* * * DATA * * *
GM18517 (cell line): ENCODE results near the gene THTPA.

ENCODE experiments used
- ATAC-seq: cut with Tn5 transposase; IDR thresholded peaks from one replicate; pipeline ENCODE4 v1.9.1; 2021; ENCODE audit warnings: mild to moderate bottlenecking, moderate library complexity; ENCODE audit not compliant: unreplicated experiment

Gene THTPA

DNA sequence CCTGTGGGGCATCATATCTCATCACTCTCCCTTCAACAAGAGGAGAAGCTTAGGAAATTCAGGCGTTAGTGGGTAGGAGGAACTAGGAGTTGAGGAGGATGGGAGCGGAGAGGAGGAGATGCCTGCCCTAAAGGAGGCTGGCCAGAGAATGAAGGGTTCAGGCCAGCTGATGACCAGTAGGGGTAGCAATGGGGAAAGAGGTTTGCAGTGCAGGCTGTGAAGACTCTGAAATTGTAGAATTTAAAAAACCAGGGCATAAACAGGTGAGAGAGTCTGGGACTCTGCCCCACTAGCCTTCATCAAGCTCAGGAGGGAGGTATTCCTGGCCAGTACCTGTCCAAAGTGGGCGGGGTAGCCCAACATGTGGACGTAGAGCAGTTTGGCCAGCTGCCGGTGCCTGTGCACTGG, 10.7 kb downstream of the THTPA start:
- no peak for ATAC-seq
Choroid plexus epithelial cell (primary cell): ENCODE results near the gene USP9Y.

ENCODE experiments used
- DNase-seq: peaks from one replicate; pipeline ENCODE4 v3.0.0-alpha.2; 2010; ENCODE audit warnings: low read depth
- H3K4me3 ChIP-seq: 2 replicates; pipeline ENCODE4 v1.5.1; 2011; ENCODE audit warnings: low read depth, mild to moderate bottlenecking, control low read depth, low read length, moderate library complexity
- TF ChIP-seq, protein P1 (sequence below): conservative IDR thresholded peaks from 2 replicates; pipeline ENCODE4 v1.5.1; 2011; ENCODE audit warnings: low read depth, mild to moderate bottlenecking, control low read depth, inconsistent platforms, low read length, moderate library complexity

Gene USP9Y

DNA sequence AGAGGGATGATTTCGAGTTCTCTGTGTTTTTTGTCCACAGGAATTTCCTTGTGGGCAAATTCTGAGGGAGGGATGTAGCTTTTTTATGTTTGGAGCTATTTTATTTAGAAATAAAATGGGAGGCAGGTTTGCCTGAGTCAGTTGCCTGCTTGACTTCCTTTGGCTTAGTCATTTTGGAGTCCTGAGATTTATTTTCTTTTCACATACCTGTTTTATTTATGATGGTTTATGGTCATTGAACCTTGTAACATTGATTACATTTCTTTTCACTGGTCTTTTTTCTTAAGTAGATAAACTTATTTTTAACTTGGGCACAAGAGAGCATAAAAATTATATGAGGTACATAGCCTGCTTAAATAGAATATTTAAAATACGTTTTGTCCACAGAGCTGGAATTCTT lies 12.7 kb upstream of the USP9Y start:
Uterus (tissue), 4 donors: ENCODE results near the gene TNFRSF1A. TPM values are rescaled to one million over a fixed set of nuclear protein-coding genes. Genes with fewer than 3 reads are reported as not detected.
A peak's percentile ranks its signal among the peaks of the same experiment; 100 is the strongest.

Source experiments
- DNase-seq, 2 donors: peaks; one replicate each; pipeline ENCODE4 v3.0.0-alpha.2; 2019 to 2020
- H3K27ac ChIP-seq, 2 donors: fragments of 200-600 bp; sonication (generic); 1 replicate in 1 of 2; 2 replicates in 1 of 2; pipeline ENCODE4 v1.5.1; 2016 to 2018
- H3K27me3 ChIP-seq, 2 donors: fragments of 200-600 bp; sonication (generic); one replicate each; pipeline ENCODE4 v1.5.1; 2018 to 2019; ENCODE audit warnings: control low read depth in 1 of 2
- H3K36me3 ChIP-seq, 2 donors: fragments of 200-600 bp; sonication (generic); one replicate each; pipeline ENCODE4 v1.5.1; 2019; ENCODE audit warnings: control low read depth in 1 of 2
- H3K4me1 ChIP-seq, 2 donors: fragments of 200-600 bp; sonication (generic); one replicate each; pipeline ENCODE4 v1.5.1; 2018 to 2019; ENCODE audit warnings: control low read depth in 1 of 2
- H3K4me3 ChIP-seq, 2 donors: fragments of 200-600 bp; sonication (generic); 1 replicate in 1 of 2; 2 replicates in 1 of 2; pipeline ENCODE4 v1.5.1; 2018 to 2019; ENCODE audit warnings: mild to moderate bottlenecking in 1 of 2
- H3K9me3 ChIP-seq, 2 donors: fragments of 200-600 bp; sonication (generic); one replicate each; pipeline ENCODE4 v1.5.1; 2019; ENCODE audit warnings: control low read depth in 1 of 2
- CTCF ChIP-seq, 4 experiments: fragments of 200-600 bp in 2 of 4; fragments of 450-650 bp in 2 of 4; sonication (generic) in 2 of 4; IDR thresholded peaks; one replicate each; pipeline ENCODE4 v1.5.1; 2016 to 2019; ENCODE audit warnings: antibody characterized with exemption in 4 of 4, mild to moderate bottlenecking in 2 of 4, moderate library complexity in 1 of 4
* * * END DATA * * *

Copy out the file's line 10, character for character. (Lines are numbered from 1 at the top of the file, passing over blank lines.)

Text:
- H3K4me3 ChIP-seq: 2 replicates; pipeline ENCODE4 v1.5.1; 2011; ENCODE audit warnings: low read depth, mild to moderate bottlenecking, control low read depth, low read length, moderate library complexity